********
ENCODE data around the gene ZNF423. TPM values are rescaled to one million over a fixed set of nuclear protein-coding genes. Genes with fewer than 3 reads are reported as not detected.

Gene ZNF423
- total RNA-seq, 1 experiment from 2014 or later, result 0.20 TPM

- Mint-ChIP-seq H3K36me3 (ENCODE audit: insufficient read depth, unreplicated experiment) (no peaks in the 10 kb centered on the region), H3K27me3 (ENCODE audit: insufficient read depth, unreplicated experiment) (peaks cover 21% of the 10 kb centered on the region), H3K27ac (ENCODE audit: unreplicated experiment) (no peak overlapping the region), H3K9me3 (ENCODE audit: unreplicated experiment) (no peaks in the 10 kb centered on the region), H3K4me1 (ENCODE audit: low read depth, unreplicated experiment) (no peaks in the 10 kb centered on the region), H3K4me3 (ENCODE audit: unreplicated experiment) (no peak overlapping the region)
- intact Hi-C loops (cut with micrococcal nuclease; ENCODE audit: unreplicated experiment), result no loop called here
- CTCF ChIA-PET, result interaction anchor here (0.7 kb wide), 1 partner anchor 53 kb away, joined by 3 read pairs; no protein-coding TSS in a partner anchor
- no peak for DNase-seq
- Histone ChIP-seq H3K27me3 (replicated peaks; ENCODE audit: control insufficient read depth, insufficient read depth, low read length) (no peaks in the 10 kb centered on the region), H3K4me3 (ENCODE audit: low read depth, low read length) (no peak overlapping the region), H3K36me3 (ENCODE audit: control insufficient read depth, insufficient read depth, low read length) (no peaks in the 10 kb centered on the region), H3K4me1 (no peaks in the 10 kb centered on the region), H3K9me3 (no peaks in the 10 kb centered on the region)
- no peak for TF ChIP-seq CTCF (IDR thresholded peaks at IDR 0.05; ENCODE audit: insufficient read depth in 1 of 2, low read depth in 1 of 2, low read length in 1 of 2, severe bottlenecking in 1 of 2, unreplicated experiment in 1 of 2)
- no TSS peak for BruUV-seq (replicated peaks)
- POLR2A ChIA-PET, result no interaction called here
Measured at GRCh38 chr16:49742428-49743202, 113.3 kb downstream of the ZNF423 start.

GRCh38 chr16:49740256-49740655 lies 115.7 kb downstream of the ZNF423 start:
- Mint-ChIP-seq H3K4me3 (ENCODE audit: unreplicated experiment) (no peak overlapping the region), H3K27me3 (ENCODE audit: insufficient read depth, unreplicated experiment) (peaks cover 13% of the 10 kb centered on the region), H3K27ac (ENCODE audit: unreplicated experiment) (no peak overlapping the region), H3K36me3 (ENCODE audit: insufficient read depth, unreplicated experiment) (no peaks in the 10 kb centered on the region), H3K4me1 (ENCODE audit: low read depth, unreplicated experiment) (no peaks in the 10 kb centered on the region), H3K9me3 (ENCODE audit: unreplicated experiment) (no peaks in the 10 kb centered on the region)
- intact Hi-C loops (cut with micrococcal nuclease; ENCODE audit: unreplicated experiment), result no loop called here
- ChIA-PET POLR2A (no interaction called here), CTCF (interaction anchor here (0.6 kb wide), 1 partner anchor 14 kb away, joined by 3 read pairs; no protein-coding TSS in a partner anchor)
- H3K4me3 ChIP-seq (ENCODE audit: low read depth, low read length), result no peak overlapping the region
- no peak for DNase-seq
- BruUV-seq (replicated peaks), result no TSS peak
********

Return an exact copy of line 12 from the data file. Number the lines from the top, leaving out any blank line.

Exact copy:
Measured at GRCh38 chr16:49742428-49743202, 113.3 kb downstream of the ZNF423 start.